A new mobile game has been downloaded more than 4.3 million times, after it was found to be able to identify players more genetically at risk of Alzheimer’s disease. Sea Hero Quest is designed to allow users to navigate their way around a series of islands and icebergs to find treasure.
The key feature of the game is that players must remember the routes they took previously in order to be successful. Those who cannot are more likely to be susceptible to dementia - a condition that has a better prognosis when detected early.
Scientists carried out a study into the game as a method of early diagnosis and found that it can successfully identify those genetically more at risk. The data created by people playing the game could in the future be used to create more personalised treatments for Alzheimer’s.
Sea Hero Quest is the product of a number of organisations all working together. University College London, the University of East Anglia (UEA), Alzheimer's Research UK, the telecommunications company Deutsche Telekom and developer Glitchers all lent their expertise to the project.
Dr Michael Hornberger, a professor of applied dementia research at UEA, led the most recent study into its effectiveness. He said: “Current diagnosis of dementia is strongly based on memory symptoms, which we know now are occurring when the disease is quite advanced.
“Instead, emerging evidence shows that subtle spatial navigation and awareness deficits can precede memory symptoms by many years. Our current findings show we can reliably detect such subtle navigation changes in at-genetic-risk of Alzheimer's disease healthy people without any problem symptoms or complaints.”
He went on to emphasise the importance of identifying those at risk of developing the disease as early as possible. With estimates suggesting that some 135 million people worldwide will have dementia by 2050, this is the best way to try and reverse that trend.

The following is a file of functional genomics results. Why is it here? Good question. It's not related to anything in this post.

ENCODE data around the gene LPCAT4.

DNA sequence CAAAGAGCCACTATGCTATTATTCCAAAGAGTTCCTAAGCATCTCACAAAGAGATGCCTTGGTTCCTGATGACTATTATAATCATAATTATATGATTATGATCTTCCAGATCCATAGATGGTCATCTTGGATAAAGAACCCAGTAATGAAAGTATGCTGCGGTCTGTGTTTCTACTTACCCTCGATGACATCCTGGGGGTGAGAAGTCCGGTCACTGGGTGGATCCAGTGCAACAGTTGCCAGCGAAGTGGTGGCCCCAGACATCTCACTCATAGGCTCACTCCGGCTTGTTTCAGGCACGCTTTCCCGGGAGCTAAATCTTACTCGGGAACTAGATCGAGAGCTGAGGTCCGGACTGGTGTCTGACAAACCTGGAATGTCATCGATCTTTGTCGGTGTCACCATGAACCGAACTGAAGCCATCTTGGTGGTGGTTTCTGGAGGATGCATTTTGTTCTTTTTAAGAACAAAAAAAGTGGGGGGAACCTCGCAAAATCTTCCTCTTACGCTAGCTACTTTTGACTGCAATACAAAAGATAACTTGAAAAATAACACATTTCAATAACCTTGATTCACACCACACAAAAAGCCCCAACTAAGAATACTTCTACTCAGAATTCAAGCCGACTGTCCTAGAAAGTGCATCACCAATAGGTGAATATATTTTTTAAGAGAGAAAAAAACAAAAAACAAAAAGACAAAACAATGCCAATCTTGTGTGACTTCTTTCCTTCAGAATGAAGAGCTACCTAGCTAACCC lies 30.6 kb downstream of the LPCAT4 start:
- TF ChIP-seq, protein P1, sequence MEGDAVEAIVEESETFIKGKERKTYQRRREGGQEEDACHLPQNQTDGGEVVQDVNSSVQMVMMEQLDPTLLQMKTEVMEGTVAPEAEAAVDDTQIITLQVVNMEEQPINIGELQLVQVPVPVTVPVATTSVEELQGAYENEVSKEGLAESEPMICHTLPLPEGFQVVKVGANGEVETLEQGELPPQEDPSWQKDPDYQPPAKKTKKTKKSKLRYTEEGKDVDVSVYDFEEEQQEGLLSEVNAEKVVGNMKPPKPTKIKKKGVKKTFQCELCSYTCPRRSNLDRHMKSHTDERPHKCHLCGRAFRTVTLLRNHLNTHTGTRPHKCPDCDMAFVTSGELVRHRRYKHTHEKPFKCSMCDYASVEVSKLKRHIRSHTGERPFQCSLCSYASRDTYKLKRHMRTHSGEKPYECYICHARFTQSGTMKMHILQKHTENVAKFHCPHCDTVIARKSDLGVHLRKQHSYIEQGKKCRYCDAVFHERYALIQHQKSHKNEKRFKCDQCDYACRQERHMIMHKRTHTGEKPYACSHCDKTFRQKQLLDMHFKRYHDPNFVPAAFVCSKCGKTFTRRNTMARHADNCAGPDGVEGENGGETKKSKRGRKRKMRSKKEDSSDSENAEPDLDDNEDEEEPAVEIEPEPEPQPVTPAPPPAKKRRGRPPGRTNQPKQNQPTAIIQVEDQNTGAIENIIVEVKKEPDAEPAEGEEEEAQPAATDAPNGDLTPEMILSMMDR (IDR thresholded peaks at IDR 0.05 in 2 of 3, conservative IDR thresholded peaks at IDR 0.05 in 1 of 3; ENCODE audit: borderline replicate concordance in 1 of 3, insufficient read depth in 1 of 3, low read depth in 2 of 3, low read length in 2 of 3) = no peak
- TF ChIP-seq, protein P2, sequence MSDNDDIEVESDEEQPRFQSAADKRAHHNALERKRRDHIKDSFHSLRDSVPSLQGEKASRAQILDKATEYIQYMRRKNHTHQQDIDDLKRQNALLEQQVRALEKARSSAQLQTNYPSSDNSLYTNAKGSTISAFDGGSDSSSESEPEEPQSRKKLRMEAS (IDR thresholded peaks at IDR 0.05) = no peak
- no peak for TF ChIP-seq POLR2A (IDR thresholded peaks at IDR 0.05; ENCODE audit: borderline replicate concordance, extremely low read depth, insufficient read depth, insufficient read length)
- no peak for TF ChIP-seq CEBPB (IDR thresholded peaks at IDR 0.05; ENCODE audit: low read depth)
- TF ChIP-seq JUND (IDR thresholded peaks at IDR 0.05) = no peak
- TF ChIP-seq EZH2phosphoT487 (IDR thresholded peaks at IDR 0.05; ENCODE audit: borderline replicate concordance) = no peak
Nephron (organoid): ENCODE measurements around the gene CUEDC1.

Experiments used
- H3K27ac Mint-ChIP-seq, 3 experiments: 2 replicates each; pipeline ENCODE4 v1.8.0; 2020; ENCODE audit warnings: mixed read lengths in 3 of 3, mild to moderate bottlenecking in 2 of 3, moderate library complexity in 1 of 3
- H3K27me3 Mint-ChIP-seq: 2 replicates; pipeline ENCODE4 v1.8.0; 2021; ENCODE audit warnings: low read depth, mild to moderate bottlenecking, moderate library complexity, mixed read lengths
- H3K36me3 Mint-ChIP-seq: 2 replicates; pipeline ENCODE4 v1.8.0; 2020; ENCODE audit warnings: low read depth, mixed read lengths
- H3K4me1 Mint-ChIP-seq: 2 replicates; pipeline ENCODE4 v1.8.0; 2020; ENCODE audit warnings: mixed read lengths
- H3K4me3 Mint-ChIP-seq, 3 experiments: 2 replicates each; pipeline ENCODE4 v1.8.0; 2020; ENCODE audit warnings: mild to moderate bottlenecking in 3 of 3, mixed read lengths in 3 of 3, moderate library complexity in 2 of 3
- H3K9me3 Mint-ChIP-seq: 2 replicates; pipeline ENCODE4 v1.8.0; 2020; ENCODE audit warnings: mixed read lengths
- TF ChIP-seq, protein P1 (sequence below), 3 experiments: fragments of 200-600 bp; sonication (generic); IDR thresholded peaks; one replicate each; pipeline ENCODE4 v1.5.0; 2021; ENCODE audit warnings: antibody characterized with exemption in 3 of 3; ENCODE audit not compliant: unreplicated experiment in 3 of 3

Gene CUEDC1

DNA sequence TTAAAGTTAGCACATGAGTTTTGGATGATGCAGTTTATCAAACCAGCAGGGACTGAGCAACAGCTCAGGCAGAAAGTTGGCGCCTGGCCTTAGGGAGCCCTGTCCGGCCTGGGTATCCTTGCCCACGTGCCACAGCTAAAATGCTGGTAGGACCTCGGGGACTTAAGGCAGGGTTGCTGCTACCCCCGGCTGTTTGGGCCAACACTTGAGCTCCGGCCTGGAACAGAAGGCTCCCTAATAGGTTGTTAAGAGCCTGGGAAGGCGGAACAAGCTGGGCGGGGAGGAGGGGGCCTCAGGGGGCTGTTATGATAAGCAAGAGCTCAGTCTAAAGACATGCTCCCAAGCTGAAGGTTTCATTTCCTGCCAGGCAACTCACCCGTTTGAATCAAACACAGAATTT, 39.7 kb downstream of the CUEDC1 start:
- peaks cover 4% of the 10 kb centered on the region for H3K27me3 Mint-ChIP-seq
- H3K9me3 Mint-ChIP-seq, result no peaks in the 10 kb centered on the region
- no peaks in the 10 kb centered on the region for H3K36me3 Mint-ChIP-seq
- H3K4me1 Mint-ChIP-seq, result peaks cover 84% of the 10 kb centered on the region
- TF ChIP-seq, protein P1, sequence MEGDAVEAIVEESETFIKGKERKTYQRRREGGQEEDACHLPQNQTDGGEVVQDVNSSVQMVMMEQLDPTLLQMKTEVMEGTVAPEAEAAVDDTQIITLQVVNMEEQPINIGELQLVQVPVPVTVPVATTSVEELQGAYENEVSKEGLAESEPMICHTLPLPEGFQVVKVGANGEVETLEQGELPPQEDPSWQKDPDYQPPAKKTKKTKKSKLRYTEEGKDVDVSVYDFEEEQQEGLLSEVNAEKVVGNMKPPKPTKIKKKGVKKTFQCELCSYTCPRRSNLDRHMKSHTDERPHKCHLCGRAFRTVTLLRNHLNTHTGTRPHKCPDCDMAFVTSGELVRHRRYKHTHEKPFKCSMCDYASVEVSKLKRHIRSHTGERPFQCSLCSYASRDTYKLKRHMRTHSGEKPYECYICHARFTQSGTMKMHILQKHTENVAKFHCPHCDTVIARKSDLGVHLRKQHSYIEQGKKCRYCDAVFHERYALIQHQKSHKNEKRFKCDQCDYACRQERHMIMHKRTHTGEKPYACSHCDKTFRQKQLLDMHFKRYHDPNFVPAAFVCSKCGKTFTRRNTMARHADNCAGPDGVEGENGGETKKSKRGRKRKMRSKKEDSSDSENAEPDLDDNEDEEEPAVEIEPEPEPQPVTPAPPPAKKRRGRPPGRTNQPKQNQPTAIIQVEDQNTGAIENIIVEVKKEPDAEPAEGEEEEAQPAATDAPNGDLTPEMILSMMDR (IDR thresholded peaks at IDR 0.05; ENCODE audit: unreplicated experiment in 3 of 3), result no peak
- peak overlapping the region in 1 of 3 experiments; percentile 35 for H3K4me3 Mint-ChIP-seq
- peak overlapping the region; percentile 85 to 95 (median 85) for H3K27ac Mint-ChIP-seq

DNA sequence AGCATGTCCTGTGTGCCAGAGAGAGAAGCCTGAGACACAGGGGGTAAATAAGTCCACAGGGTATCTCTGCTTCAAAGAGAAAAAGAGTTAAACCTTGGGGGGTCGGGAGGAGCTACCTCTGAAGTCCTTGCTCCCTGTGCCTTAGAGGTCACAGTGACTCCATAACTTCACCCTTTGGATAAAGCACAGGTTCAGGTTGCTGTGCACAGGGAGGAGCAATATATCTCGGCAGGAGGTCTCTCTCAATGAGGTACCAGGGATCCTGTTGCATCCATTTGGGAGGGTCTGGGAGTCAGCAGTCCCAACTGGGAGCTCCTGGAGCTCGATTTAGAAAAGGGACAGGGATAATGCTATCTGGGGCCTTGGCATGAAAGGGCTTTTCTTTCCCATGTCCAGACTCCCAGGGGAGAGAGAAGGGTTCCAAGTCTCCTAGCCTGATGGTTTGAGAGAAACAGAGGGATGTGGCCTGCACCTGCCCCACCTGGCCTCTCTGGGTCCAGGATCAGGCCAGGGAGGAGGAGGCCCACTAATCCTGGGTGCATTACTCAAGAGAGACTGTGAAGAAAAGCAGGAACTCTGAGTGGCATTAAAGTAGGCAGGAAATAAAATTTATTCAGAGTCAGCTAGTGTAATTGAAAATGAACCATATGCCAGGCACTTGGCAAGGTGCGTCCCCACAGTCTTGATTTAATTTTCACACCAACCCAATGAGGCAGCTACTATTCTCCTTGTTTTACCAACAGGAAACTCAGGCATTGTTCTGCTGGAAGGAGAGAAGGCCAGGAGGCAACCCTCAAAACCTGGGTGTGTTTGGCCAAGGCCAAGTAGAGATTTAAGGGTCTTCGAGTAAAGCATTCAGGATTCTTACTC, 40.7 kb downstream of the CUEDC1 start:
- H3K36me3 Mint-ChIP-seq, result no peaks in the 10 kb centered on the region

Analysis of 60 players between the ages of 50 and 75 was undertaken for the study, with their game data and genetic testing taken into consideration. 31 of the participants were found to carry the APOE4 gene, which more than doubles the risk of developing Alzheimer’s.
Approximately a quarter of UK citizens have a copy of the gene, which explains why the condition is so widespread. It also makes carriers more susceptible to Alzheimer’s onset from an earlier age.
The risk becomes three to five times more likely in people who have a double dose of the APOE4 gene, which means they’ve inherited from both of their parents. This is thought to be the case for just two per cent of the UK’s population, but identifying them could become increasingly important.
In the Sea Hero Quest study, scientists found that the APOE4 carriers took less efficient routes to achieve checkpoint goals. This lack of proficiency in spatial navigation tasks could provide telltale signs about future diagnoses of dementia and Alzheimer’s.